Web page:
The officers on the wall, a field training officer and a six-week trainee, never came into the yard to assist Smith throughout his confrontation with Inderbitzen. The field training officer reported to the shift sergeant that Smith and his partner had used excessive force in detaining Inderbitzen. His false complaint launched criminal and administrative investigations that would consume the next two years of Smith’s life.

District Attorney Obtains Grand Jury Indictment

Within a few months of the incident, the San Joaquin County District Attorney’s Office convened a grand jury to indict Smith on a felony charge of assault likely to produce great bodily injury. Smith did not testify at the grand jury. After testimony from Inderbitzen and the deputies who had observed but not assisted in the detention, a felony indictment was issued against Smith.

The PORAC Legal Defense Fund stepped in to provide full coverage for Smith in the criminal case. The Fund Administrator authorized the assistance of noted Private Investigator Jesse Zuniga and use-of-force expert Don Cameron to assist in Smith’s defense.

Local media attention to the case caused me to file a motion to seal the grand jury transcript. I also filed a motion to set aside the indictment because there was evidence the prosecution should have presented that Smith had used appropriate force. The court agreed to seal the transcript, but would not dismiss the indictment.

District Attorney Dismisses Criminal Case

As the case moved toward trial, I filed a Pitchess motion against the complaining officer, who was known to have engaged in questionable conduct toward a female employee of the Sheriff’s Department. Mr. Zuniga had discovered additional information about the deputy which was likely to impeach him at trial. The motion prompted an investigation by the district attorney into the credibility of its “star witness.”

The prosecution’s investigation revealed extensive uncharged criminal conduct by the complaining deputy, including trespass, vandalism and stalking. Prosecutors also learned what we already had discovered through Department sources: the Department’s primary investigator in the criminal case against Smith was now dating the same woman who had been the complaining deputy’s victim! Within days, prosecutors dismissed the charge against Marcus Smith.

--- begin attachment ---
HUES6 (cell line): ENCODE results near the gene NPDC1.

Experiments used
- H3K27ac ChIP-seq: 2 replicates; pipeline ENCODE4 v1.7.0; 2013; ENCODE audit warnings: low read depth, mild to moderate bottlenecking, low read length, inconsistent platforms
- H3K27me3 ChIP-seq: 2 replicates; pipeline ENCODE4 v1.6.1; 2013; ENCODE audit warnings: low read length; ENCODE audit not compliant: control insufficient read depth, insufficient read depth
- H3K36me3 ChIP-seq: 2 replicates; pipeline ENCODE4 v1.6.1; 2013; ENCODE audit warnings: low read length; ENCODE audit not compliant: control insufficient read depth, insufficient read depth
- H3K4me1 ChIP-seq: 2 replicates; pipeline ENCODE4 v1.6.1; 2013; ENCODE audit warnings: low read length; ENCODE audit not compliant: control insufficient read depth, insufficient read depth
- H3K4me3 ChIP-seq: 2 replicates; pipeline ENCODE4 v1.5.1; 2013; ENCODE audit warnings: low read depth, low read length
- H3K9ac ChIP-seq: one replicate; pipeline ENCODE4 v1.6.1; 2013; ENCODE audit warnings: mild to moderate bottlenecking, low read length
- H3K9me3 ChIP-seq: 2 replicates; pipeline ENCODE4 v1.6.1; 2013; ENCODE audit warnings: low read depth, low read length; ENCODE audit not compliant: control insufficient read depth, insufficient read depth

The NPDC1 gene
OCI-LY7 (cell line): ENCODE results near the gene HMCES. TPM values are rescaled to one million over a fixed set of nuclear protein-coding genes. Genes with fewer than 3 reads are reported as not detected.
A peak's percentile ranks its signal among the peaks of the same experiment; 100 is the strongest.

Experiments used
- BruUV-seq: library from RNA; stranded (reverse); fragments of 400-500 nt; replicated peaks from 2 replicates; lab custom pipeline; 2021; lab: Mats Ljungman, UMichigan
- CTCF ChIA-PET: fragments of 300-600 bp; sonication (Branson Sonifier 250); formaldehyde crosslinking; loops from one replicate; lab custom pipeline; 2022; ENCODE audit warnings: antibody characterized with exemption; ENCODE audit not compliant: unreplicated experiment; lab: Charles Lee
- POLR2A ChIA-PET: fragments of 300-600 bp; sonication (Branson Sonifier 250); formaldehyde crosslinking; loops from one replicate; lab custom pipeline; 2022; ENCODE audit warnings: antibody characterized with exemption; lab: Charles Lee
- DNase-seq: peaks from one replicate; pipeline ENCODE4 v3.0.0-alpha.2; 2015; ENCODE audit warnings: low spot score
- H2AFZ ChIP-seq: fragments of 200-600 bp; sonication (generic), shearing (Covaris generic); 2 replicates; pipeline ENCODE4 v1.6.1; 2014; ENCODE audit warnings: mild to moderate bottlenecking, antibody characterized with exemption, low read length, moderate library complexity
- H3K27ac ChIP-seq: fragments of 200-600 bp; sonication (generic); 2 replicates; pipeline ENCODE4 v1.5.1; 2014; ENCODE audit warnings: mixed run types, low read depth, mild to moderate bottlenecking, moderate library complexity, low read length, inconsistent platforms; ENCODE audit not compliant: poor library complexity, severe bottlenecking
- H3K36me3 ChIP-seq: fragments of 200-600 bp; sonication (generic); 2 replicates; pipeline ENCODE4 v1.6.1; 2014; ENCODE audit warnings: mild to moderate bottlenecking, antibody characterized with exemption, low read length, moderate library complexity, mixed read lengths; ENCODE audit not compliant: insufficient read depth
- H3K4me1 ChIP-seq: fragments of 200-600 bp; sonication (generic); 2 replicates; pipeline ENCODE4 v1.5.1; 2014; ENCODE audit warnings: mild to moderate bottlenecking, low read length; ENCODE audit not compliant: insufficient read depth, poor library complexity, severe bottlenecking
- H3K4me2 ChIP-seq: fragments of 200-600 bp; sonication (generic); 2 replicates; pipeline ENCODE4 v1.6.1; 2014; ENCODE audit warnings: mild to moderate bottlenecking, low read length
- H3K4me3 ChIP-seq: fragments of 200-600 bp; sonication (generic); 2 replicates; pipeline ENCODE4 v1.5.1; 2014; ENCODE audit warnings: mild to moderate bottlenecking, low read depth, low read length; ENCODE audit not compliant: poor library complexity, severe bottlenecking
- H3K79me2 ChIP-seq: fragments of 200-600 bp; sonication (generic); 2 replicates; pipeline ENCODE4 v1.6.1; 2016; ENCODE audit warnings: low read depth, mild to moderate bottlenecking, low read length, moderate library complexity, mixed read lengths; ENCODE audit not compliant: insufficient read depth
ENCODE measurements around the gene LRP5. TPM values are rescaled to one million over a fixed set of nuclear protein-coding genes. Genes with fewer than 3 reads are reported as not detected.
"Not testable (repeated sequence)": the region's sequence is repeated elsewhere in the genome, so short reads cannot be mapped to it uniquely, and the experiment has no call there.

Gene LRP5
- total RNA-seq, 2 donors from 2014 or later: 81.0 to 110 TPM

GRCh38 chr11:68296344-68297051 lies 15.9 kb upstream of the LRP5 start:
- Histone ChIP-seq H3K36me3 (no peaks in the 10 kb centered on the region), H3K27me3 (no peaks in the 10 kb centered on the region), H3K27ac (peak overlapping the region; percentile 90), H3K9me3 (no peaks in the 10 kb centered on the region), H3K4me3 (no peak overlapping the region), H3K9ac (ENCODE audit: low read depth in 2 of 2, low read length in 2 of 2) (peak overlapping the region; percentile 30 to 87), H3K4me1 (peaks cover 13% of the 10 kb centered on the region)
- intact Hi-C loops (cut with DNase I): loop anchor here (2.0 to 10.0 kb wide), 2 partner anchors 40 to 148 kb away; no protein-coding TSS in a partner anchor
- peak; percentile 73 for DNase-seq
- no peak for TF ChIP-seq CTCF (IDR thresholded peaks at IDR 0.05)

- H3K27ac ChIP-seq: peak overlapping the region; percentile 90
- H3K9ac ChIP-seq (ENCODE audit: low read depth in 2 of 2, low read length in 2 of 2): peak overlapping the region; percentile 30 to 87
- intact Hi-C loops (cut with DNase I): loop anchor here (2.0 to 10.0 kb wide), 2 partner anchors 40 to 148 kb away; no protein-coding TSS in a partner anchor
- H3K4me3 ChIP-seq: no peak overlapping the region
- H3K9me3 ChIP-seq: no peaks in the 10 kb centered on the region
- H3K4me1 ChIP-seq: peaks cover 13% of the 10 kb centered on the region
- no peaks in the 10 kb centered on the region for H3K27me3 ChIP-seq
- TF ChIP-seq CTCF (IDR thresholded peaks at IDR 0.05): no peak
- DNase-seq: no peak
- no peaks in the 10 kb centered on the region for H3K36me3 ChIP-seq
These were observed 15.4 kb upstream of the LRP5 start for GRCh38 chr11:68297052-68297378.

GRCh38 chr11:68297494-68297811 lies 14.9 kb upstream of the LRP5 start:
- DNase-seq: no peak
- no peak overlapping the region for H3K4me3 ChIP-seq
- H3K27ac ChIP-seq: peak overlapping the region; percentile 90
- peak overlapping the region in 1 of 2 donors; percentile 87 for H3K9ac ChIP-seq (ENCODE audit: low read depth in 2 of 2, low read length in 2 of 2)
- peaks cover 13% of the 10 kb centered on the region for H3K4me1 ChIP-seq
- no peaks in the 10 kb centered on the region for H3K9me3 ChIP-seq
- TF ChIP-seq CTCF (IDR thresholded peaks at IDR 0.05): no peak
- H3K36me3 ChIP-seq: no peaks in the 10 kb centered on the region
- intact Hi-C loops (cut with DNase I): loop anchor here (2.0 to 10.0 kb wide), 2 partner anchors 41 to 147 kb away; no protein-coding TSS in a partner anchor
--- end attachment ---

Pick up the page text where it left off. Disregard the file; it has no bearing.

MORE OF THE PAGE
Department Fires Smith for Excessive Force

The San Joaquin County Sheriff’s Department, however, did not hesitate to fire Smith for alleged excessive force once the criminal case had been dropped. The Department proceeded with termination despite the primary witness’s credibility issues and clear evidence that Smith’s actions were consistent with the use-of-force policy.

Smith’s military experience and law enforcement training had prepared him for his encounter with Inderbitzen, but nothing can prepare a career law enforcement officer for the devastating emotional and financial impact on himself and his family of an unwarranted termination. The San Joaquin County Deputy Sheriffs’ Association (DSA) committed to defending Deputy Smith throughout his administrative appeal. The DSA retained investigator Zuniga, as well as Don Cameron, to assist with Smith’s defense in the discipline case.

Mr. Zuniga’s thorough investigation in preparation for the criminal case provided us with a solid foundation for Deputy Smith’s defense. One piece of that defense was an in-car camera video the prosecution provided to us after we learned of its existence. Ignored or overlooked by the Department’s investigators, the video helped establish Smith was the only deputy to enter the yard to apprehend Inderbitzen and contradicted sworn testimony from one of the “bystander” deputies about his own actions after the arrest.